“I promised myself, I want everyone to know and learn and educate themselves about what happened,” Enes Kanter Freedom told the New York Jewish Week.
By World Israel News Staff
A surprising development occurred recently in New York despite the steep rise in antisemitism: A majority-Muslim high school in Sheephshead Bay, Brooklyn, has added Holocaust education to its curriculum, the New York Jewish Week reported.
The program at Brooklyn Amity School was launched thanks to professional basketball player Enes Kanter Freedom, who describes himself as a “human rights fighter.”
Born and raised in Turkey, the 30-year-old NBA celebrity, himself a Muslim, has become an activist against human rights abuses in his native country and other parts of the world, the report said.
The program was underwritten by The Blue Card, a non-profit that assists Holocaust survivors, and the Turkish Cultural Center of New York, according to New York Jewish Week, and the curriculum was created by Prof. Mehnaz Afridi of Manhattan College, who directs its Holocaust, Genocide & Interfaith Education Center.
“Unfortunately, there is very little education [about] the Holocaust in many Muslim countries,” Afridi told the the paper. “Our students’ memory is only of Israel and Palestine. I really wanted to shift that, to show that Jews and Muslims are very much alike.”
In an interview with New York Jewish Week, Kanter Freedom explained his motivation.
“When I was eight or nine years old, I went downstairs to play with my friends and they were burning Israeli flags. They told me that ‘Israel is bad. Israel is evil. Jewish people are horrible. We should burn their flags. We don’t respect them.’
“And I remember I got so scared. I ran upstairs to my mom, and I was like, ‘Mom, all my friends are burning Israeli flags, they hate Jewish people, they told me that they are evil. What should I do?’
“My mom said, “I’m not going to tell you what to do, but do not hate anyone before you meet them.’ I promised myself that day that I’m not going to hate anyone, any group or any religion or any culture before I meet with those people.”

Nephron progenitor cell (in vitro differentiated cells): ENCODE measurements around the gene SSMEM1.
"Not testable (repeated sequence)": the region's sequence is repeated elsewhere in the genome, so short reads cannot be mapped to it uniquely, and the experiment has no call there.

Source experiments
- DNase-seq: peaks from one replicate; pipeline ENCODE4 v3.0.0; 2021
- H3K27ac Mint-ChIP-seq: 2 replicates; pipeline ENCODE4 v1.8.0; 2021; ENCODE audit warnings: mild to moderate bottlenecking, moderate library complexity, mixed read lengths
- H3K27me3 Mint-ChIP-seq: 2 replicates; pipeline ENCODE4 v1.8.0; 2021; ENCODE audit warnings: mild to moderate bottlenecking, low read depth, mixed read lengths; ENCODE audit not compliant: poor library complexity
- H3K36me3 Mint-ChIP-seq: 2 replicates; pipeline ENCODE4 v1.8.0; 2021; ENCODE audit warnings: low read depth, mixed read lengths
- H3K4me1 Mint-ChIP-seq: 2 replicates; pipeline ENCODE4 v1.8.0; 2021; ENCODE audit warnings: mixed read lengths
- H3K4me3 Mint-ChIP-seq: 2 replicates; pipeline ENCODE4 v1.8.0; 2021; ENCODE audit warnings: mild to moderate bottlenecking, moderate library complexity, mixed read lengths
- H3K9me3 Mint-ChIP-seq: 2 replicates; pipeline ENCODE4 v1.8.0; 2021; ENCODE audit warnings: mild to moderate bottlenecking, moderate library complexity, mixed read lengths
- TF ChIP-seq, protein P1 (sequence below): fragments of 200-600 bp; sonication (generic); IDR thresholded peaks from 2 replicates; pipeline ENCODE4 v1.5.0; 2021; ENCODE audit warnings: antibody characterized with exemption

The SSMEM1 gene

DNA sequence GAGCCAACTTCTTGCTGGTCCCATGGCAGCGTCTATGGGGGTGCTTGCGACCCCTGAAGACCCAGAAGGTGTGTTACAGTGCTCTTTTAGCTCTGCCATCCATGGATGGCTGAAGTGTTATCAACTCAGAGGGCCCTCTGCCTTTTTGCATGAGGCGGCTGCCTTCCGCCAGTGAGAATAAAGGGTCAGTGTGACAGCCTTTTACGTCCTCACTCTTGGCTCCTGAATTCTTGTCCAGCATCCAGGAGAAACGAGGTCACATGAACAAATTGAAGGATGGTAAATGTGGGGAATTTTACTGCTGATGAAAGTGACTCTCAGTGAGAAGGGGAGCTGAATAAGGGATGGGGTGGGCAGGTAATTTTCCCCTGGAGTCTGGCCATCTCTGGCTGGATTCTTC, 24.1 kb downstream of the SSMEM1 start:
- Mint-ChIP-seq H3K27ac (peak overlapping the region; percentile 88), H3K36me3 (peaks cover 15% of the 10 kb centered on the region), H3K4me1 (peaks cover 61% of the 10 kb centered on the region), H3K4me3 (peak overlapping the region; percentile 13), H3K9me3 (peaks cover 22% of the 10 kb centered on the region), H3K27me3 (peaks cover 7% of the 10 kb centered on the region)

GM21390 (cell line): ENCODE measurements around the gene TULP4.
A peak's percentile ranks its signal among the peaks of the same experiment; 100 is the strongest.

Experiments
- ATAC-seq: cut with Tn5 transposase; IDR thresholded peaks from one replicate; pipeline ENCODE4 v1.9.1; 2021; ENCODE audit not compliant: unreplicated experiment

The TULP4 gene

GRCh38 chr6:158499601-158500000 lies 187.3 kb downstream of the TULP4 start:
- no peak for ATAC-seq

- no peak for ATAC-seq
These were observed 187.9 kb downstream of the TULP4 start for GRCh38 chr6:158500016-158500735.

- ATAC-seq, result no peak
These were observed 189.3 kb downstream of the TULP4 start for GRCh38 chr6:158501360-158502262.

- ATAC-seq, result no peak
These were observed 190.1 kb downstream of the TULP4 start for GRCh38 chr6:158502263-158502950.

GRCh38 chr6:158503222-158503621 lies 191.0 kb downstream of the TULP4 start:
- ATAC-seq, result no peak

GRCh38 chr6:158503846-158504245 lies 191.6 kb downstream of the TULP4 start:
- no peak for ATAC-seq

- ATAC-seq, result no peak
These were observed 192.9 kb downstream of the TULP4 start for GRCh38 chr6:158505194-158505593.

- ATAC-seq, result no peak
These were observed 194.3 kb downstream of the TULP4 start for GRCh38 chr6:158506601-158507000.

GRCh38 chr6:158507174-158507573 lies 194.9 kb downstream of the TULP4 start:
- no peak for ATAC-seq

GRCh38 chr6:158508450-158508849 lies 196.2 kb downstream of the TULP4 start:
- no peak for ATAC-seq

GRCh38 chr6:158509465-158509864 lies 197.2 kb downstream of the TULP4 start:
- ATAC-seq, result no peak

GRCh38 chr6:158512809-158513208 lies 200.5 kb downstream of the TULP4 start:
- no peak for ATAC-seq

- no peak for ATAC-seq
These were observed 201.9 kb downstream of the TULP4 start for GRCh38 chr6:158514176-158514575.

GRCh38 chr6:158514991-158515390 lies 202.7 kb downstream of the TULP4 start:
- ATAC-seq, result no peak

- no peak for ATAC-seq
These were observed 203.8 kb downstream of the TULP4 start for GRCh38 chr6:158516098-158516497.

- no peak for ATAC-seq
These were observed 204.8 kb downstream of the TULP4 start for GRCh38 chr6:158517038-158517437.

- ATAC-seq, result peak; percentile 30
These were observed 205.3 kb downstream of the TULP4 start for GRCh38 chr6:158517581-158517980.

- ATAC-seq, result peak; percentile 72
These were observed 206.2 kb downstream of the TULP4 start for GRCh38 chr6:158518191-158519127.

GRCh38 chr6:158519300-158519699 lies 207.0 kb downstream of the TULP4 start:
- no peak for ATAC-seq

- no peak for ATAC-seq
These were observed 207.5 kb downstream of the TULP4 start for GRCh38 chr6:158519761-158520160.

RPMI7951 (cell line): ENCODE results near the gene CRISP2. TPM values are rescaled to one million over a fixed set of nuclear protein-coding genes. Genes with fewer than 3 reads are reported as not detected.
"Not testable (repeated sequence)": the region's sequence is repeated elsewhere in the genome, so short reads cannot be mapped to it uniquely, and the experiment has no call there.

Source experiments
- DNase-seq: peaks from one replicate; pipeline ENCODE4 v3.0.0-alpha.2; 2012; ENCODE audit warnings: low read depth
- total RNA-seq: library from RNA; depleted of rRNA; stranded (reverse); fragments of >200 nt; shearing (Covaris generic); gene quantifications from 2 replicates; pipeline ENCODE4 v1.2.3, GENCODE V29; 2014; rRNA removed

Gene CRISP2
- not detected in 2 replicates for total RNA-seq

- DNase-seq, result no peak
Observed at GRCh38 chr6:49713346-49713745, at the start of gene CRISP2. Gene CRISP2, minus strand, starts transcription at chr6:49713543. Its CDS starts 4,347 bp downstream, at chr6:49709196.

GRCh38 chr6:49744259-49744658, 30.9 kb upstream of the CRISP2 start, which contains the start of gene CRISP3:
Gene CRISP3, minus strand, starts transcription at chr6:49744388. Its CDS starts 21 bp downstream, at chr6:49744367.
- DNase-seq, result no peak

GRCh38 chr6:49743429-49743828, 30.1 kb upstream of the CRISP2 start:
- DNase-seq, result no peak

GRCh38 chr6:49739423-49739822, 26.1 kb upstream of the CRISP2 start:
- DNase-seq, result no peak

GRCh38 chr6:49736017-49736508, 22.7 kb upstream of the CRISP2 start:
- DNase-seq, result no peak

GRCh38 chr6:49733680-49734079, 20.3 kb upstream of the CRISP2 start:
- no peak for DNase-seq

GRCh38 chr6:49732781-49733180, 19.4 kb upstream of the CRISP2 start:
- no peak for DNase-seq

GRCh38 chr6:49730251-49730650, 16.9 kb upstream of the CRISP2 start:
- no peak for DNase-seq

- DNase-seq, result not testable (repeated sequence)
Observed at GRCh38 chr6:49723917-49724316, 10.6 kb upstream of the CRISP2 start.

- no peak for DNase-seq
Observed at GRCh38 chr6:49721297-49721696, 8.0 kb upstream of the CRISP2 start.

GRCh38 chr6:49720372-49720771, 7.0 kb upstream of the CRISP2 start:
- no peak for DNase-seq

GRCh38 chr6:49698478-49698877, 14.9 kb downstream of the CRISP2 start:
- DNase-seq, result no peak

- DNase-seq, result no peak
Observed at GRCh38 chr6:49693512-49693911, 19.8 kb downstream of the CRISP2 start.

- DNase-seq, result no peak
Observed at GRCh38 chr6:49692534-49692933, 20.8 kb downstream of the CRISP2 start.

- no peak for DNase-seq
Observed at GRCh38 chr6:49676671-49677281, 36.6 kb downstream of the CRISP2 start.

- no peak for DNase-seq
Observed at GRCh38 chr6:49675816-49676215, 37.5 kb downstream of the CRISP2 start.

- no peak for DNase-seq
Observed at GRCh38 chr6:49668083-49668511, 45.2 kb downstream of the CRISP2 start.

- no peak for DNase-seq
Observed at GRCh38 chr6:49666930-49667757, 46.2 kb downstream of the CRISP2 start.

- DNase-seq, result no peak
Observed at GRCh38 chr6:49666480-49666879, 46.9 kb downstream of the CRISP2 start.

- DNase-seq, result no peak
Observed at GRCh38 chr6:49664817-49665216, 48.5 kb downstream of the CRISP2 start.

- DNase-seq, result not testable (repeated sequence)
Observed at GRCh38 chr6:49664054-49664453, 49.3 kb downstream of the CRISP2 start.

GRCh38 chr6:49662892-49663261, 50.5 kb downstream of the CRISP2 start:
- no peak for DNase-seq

In New York, he met a Jew for the first time, “one of the nicest guys…
“I was very comfortable, and I realized that the food, the music, the culture and religion is so close to each other. So in my head, I was talking to myself like, ‘Why all this hate?’’’
He went on to play for the Boston Celtics and was invited to a Holocaust Remembrance Day event by the Israeli consul general.
“I was the only non-Jew, the only Muslim guy,” he told New York Jewish Week. “A woman came to me and she was 90 years old. She was a Holocaust survivor. She said, ‘I have never seen a Jew this tall before.’ I was like, ‘Ma’am, you’re so sweet, but I’m not Jewish. I’m Muslim.’ And she said, ‘What are you doing here?’
“I said, ‘Well, I’m here to learn, educate myself so I can educate people around me.’ And she started to tear up. The things that I learned that day. I don’t care who you are — Muslims, Christians, Jews, Catholics; if you believe in God or don’t believe in God. I promised myself, I want everyone to know and learn and educate themselves about what happened.
“I’m going to educate our kids so they can have some empathy, they can have some sympathy, so they can put themselves in other people’s shoes so they can understand them better. If you understand other religions or cultures, if you get to know them better, the better you’re going to respect them and love them.
“That’s why we want to start this initiative. I think it’s so important to me because that’s how we’re going to build our future. That’s how we’re going to start building bridges between Muslims and Jews.”